Baltimore’s Leprechaun Catering is comprised of Jason Willett, Tom Boram and a shitload of electronic devices. And they live together! Just like The Monkees! This album was released in early 2004. Only 300 were made, but we managed to get one.
The album starts out with a semi-normal funky guitar rhythm. A synth joins in, and before long everything is dismantled. Electrons are ripped from their atoms like wings from a fly. The nuclei that remain are pulverized into quarks. Inside the quarks are multidimensional vibrating superstrings. The question becomes How does one mic subatomic particles?
The music is cacophonous in a humorous, good way. Synthesized sounds and samples are looped and set against each other. Then the whole thing is left alone to work itself out. It’s the electronic music version of intelligent design. If the music thing doesn’t work out, these guys could make a fortune selling cell phone ring tones.
Inside the album is a lyrics sheet, even though there is no language on this (except for a few words at the end of the Kumquat side). Feel free to declaim the lyrics in a loud voice as you play this, but make sure the microphone is off.
Scientists believe that in approximately 20,000 years humans will have evolved the ability to understand and appreciate this music. It will be several tens of millennia more before humans have the physical capability of dancing to it.
Released in June 2005 by prolific electronic musician and trained civil engineer Benjamin Brunn, this is one of at least three releases from him this year. The album has 4 new tracks on side A and on the other side 4 tracks from his previous album Konig und Drache remixed by friends and labelmates Move D, Scanner, Thomas Touzimsky, and Wendt.
Mr. Brunn is definitely of the ‘less is more? school of music. The songs slowly build by adding electronic squiggles and beats that fill in various frequency ranges. It sounds deceptively simple. A little glitchy and not very dancy, the music is sort of like being bathed in warm radiation that raises your cognitive abilities as well as leaves you with a nice tan.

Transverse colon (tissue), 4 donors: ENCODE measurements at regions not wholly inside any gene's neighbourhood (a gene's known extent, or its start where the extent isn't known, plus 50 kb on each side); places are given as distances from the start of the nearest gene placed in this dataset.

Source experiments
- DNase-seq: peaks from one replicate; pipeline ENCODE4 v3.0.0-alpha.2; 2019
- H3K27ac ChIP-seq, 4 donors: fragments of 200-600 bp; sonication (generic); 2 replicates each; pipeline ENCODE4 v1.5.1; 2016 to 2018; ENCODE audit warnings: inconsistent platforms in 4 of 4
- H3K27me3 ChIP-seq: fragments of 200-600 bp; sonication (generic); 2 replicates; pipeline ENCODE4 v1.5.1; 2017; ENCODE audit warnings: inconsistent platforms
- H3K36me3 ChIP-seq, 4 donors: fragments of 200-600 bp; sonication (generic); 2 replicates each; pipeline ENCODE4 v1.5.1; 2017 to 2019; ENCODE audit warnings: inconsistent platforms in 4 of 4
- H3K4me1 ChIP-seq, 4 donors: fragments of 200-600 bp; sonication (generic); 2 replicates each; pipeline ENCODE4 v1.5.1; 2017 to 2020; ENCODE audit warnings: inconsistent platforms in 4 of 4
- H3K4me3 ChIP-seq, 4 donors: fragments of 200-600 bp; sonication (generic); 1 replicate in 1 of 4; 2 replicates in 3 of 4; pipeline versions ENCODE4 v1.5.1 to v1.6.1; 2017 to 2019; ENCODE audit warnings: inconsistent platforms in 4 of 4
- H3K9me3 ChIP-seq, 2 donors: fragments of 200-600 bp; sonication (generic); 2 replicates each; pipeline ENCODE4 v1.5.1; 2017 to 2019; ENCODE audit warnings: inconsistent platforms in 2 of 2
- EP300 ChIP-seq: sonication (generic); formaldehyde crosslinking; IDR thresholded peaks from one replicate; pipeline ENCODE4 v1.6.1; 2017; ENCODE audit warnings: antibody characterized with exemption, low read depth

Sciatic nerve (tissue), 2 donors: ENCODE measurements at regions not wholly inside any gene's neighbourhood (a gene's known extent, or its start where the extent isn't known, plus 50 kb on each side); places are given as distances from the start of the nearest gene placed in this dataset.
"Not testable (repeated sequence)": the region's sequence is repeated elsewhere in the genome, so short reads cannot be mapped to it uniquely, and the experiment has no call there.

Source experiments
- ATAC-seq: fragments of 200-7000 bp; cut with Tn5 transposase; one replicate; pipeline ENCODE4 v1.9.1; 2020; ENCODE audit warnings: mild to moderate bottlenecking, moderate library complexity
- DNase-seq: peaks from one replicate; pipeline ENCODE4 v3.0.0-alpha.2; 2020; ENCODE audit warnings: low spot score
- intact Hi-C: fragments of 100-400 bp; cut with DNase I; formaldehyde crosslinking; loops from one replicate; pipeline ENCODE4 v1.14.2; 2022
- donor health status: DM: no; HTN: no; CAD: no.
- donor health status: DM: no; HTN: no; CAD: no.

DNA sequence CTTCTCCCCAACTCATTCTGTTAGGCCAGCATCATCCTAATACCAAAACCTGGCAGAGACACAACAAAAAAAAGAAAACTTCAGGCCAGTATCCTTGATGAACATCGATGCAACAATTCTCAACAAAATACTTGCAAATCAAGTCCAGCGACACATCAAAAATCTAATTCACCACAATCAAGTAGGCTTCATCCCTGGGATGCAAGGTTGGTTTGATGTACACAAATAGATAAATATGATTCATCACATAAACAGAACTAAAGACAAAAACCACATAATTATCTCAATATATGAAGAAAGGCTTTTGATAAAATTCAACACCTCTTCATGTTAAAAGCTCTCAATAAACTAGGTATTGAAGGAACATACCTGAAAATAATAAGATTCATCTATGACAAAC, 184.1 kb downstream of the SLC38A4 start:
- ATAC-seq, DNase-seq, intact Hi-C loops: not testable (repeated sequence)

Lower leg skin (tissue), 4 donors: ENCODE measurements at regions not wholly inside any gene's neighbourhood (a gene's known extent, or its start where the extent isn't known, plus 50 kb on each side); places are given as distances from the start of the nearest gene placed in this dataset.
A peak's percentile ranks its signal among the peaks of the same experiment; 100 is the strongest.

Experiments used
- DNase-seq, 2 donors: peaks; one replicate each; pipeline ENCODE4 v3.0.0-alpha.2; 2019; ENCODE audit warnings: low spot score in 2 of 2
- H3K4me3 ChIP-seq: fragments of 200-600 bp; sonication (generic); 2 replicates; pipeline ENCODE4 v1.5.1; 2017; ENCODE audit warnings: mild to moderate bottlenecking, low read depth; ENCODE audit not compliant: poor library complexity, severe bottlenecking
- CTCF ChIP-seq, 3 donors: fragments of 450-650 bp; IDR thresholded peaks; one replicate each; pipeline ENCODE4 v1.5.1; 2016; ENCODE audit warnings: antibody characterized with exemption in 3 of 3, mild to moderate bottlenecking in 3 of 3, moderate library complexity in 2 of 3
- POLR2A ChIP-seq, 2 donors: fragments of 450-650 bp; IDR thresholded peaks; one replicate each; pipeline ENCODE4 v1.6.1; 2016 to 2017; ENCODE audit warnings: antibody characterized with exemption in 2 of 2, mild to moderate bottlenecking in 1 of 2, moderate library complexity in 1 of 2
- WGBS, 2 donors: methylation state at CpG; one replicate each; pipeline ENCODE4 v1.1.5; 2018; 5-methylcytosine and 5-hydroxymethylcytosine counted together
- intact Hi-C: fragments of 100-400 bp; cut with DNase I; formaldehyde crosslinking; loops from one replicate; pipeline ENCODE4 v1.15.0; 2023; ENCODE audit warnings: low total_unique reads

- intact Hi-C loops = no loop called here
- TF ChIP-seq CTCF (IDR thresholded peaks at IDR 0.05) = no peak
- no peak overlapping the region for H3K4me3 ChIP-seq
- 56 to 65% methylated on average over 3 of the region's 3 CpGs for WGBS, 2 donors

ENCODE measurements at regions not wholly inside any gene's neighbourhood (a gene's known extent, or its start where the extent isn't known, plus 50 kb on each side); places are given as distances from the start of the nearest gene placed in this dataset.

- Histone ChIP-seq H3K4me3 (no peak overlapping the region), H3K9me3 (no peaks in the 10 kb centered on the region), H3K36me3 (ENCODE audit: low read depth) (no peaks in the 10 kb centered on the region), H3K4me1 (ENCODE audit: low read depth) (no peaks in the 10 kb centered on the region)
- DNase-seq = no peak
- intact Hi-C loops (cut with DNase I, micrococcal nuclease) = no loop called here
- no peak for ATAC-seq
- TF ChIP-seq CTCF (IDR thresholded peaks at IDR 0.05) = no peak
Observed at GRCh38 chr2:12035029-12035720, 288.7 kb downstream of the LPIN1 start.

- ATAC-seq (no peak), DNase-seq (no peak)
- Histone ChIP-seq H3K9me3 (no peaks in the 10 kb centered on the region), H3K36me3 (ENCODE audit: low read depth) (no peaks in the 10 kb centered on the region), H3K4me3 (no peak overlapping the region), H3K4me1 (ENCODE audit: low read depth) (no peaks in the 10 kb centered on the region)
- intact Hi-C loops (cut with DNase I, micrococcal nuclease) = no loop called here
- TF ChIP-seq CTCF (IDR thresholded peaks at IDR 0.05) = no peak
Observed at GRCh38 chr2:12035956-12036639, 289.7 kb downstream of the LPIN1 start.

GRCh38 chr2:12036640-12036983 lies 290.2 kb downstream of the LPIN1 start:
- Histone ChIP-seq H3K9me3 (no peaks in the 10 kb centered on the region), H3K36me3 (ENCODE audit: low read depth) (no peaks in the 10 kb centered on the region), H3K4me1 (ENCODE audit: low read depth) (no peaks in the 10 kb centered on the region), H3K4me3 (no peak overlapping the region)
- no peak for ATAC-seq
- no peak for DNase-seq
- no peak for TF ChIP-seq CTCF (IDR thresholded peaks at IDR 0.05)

The remixes on side B are busier than the tracks on side A but retain the warm feel. Tarmac gets a nice groove going. Cool Ist Hier is my favorite track because of its shimmering beauty.
This is our first Binemusic addition to the library. I hope that we can add more soon.
This is the first release by tenor sax player Fats Theus. Originally released in 1970 on Creed Taylor‘s CTI label, this album was quite hard to find until it was re-released in 2000. Mr. Taylor also produced this album.
Session players include Grant Green, who plays some excellent guitar, Hilton Felton and Clarence Palmer on organ, Jimmy Lewis and Chuck Rainey on bass, Idris Muhammad on drums, and Eddie Moore, who plays a saw solo(!) on Bed Of Nails.
This album is all about soul-jazz. It’s heavily blues and soul influenced. If Booker T and the M.G.s went to jazz camp every summer in their youth, this is what they might have come up with.
The various players have opted for a smooth and mellow sound rather than cutting loose. The over all feeling is restrained and even respectful, sort of like music played when a talk show breaks for commercial. I found myself wishing that they would throw down at least a little.
Gorgeous, earthy, unhurried Mother Africa jazz here, deep and dark, mysterious yet reassuring. Sax/flute master Bey leads a superb group of like-minded story-tellers; together they bring forth a kind of ancient knowledge I can’t begin to understand. Long journeys unfold before us? our guides are bass, drums, saxes, flutes, bass clarinet, and vibraphone/marimba. Along the way we meet shenhai, zola phone, and bone guitar. Night comes in and spirits visit and we are at peace.
Lee Rogers (1939-1990) is a soul singer from Detroit who never strayed far from his gospel roots. (Don’t confuse him with KSFO morning man Lee Rodgers.) Soul-Tay-Shus Records (part of Tuff City Records) has re-released 14 of his tracks that were originally released on 45s.